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Postoperative Complications of Flap Procedures in Chest Wall Defect Reconstruction: A Two-Center Experience

Department of Plastic, Reconstructive and Hand Surgery, Center for Severe Burn Injuries, Klinikum Nürnberg, Paracelsus Medical University, 90471 Nuremberg, Germany
Department of Health Management, Friedrich Alexander University Erlangen-Nuernberg (FAU), 91054 Erlangen, Germany
Department of General and Visceral Surgery, Hospital Martha-Maria, 90491 Nuremberg, Germany
Department of Orthopedic and Trauma Surgery, Center of Plastic Surgery, Hand Surgery and Microsurgery, Evangelisches Waldkrankenhaus Spandau, 13589 Berlin, Germany
Department of General, Visceral and Thoracic Surgery, Klinikum Nürnberg, Paracelsus Medical University, 90419 Nuremberg, Germany
Author to whom correspondence should be addressed.
Medicina 2024, 60(5), 834;
Submission received: 24 March 2024 / Revised: 15 May 2024 / Accepted: 16 May 2024 / Published: 19 May 2024


Background and Objectives: Chest wall defect reconstruction is a complex procedure aimed at restoring thoracic structural integrity after trauma, tumor removal, or congenital issues. In this study, postoperative complications were investigated to improve the care of patients with these critical conditions. Materials and Methods: A retrospective study of chest wall reconstructions from 2004 to 2023 was conducted at Klinikum Nürnberg and Evangelisches Waldkrankenhaus Spandau—Berlin. Data included patient demographics, comorbidities, defect etiology, surgery details, and complications using the Clavien–Dindo classification. Results: Among the 30 patients included in the study, a total of 35 complications occurred in 35 thoracic wall defect reconstructions. These complications were classified into 22 major and 13 minor cases. Major complications were more common in patients with cancer-related defects, and considerable variations were observed between free flap and pedicled flap surgeries. Notably, the use of the anterolateral thigh (ALT) flap with vastus lateralis muscle demonstrated promise, exhibiting fewer complications in select cases. The reconstruction of chest wall defects is associated with substantial complications regardless of the etiology of the defect and the particular surgical procedure used. Interestingly, there was a lower complication rate with free flap surgery than with pedicled flaps. Conclusions: The ALT flap with vastus lateralis muscle deserves further research in this field of reconstruction. Multidisciplinary approaches and informed patient discussions are crucial in this complex surgical field, emphasizing the need for ongoing research and technique refinement.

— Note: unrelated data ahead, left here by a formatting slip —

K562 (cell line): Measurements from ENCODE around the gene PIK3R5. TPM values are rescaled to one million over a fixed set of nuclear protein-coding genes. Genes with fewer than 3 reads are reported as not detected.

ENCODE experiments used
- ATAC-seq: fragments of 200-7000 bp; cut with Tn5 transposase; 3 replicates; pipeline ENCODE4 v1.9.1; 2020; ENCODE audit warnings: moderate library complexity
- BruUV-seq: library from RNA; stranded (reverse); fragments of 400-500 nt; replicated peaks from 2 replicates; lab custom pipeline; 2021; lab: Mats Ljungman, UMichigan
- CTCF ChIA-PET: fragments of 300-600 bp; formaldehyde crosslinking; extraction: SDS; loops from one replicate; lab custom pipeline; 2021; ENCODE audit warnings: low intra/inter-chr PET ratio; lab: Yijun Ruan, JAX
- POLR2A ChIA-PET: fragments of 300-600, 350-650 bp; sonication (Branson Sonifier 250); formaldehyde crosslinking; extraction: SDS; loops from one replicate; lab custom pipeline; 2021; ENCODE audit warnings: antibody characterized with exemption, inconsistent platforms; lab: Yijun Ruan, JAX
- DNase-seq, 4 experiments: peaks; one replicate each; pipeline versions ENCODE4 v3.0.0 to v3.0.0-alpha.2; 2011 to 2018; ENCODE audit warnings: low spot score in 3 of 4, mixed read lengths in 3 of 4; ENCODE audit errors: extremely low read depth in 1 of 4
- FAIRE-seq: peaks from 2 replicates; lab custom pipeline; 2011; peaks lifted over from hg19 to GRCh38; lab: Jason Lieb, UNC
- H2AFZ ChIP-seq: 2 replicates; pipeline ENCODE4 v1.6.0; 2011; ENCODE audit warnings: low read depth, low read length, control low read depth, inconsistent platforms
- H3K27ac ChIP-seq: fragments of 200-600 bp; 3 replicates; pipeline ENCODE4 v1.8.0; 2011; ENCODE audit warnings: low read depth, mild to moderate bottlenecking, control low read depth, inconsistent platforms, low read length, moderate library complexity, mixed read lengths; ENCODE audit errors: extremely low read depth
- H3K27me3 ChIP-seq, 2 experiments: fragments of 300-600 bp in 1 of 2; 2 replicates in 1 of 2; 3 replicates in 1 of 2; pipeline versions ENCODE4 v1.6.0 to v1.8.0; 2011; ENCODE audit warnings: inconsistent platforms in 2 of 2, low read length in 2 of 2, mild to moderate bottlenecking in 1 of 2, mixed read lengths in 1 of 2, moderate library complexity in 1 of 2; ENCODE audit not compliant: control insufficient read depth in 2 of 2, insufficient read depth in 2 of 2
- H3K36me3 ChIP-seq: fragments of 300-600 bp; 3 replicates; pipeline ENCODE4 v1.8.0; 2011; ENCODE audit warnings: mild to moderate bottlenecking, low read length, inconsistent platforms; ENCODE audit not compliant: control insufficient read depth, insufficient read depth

1. Introduction

Chest wall defect reconstruction is a complex surgical procedure to restore the structural integrity of the thoracic cavity after trauma, tumor resection, other thoracic or cardiac surgery, an infectious process, especially osteomyelitis of the sternum, or a congenital malformation. In the literature, there is a consensus among many authors that defects larger than 5 cm in diameter or those involving four or more ribs should be reconstructed [1,2,3,4]. This consensus arises from the recognition of the significant risk of complications such as lung herniation and respiratory compromise resulting from the paradoxical motion of the chest wall [3]. Surgeons widely acknowledge the need for reconstruction in these cases to restore the structural integrity of the chest wall and mitigate the associated risks to lung function. Reconstruction should enable the patient’s respiratory function, protect the viscera, and stabilize the shoulder girdle, making reconstruction critical to the patient’s quality of life and overall well-being [5]. Preoperatively, the patient’s general health and nutritional status should be optimized, and cardiac risk and pulmonary function should be analyzed, as reconstructions are generally associated with a postoperative ventilatory dysfunction [6,7].
Chest wall reconstructions often require a multidisciplinary approach due to the functional requirements, degree of difficulty, and specific anatomical considerations [8]. Local, regional, and free flaps are generally considered as options for the reconstruction of full-thickness chest wall defects [5]. The main applications for free flaps are when regional flaps cannot restore the defect due to their limited size or volume, when they are not available due to resection or damage (for example due to radiation), and when regional flaps are unable to cover the defect site due to distance or necessary rotation of the flap [5,9,10,11]. During reconstruction, emphasis should be placed on an airtight closure of the pleural cavity in order to reestablish the physiologic negative intrathoracic pressure for unhindered lung function [5,12]. Isaac et al. 2022 presented an algorithm for the reconstruction of chest wall defects that considered defect composition (soft tissue vs. soft tissue and bone defects, and a potential defect of the diaphragm), size, and characteristics such as a history of radiation or wound contamination as decision criteria [5].
The aim of this study was to identify and analyze the postoperative complications associated with chest wall reconstruction procedures and to investigate their implications for patient outcomes. By understanding these complications and their underlying risk factors, we can enhance our ability to provide optimal care and improve the overall success rates of chest wall defect reconstructions.

2. Materials and Methods